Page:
For my PhD, I joined the group of Dr. Kildare Miranda. I started doing research in Plasmodium first, and this switch was a difficult step. I wasn’t very experienced and felt very lost in the lab. But I believe forcing oneself to leave the comfort zone makes you stronger. This decision allowed me to really gain great expertise in Plasmodium and microscopy techniques. When I defended my PhD, I continued as a postdoc in the same lab, and I felt that my first postdoc was really an extension of my PhD. At this point I met my husband, who lived in a different city, in Curitiba, while I was in Rio de Janeiro. In order to be together, I moved to Curitiba. I feel moving away from the PhD lab is important because staying in the same lab where you were a student can result in you not being taken so seriously – you are seen as a trainee, rather than an experienced scientist. I wanted to ‘grow up’. When I moved to Curitiba, I felt really recognized and respected as a professional. Eventually I did a one year postdoc in the USA in the lab of Prof. Rick Tarleton’s lab at the University of Georgia. I thought this was necessary for my scientific career. I thought this experience abroad would make me grow professionally and personally. After I came back from his lab, I applied for the position I currently hold as a researcher and a facility manager of the microscopy platform in Curitiba.
When I had the opportunity to work abroad, I noticed that the Brazilian education system is very strong. We get to have our own projects, and do science, very early on in our careers. I think this is invaluable. Now as a supervisor, I like being involved directly in teaching and training of young scientists.
You are currently the leader of the microscopy platform at Fiocruz. Can you tell us a bit about your job?
I am really trying to find a balance, to avoid becoming an absolute bureaucrat. I want to still be able to sit at the microscope and do science. The chance to lead the platform came very soon in my career. The former leader of the platform retired and I took his place two years later, but I also became a group leader around this time. I am currently focusing on trying to educate the next generation of microscopists. I really have as a priority to give access to young scientists to all the microscopes, so that they become capable and competent microscopists.
Throughout your career you have belonged to various world-renowned centres of microscopy? Can you tell us a bit about your path, and how did this shape you as a microscopist?
Being in Prof. Wanderley de Sousa’s lab was vital for my career. This lab was a dynasty of microscopists with figures like Marcia Attias, Kildare Miranda, Narcisa Cunha-e-Silva, etc. In this environment you learn by osmosis. It’s impossible to work at the Laboratory of Cellular Ultrastructure Hertha Meyer, and not come out of there being an experienced microscopist. You spend time and learn from the very best: you are at the bench with the very best, you discuss papers with them, you get classes from all these experts. This made all the difference for my career. It’s not only about the theoretical side, but the huge practical expertise. It’s the perfect environment. There are of course other centres in the country that also are excellent, but it is not uncommon that these various centres are many times led by people who studied under Prof. Wanderley de Sousa. I feel very proud of being of this ‘family line’.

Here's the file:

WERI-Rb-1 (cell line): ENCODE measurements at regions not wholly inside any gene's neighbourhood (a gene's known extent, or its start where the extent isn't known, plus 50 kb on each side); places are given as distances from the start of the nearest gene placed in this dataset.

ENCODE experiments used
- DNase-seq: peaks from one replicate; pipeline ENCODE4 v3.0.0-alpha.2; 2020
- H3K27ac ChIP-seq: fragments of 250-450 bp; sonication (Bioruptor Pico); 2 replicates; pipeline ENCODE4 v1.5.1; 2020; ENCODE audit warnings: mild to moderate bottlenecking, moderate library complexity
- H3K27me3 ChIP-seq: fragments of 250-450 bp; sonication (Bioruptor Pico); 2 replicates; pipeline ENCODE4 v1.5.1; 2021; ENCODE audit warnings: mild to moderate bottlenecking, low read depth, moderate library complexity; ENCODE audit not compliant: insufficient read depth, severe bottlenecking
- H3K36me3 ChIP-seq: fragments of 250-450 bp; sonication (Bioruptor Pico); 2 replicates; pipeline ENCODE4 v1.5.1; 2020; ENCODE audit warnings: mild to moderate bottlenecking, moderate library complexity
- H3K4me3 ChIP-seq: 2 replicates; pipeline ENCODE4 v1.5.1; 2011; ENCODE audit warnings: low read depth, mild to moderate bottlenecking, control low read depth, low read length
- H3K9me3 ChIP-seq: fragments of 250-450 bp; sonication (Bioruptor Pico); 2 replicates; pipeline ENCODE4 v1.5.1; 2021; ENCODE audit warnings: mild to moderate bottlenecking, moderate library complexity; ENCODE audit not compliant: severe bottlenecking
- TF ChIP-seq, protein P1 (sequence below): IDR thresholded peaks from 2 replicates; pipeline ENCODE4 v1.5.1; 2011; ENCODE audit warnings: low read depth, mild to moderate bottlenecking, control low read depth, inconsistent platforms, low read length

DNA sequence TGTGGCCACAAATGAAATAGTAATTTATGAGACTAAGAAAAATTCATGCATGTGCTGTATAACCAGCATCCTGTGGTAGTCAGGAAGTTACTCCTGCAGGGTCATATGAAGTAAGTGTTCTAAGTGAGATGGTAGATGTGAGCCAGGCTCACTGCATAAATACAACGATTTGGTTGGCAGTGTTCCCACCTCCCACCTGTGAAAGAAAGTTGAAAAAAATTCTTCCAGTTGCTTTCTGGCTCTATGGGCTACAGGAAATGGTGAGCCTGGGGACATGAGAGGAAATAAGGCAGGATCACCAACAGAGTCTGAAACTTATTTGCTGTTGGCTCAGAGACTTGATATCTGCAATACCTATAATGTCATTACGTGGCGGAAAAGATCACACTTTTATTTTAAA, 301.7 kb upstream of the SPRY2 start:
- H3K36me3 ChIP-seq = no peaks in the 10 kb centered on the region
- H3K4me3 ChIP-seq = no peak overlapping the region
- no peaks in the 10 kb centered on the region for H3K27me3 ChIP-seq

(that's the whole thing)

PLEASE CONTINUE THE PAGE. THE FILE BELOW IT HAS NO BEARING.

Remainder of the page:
Did you have many opportunities to interact with other Latin American groups, outside of Brazil?
I think we should strengthen science in Latin America. I feel the colonial history still bears a huge weight on our societies. Collaborations tends to be sought in Europe, partly because of this history and partly because resources are limited in our region. Just as Brazilian science is struggling with funding, the same is true for our neighbors. So we end up looking for collaborations in places with better infrastructure than our own. But I think the future is really to build a strong network in Latin America. I think we have excellent scientists in the region. Moreover, we have extraordinary biodiversity in our own countries where a lot of research can be done in-house. I think the potential is there, and it is extraordinary. Perhaps another venue to explore is private funding options. Some of the ones supporting work in the region are the Bill and Melinda Gates foundation, the Chan Zuckerberg Initiative, etc. And these have a huge weight – I think science will be key for many social issues to address in the future, including social inequality, public health, climate change, etc.
Have you ever faced any specific challenges as a Brazilian researcher, working abroad?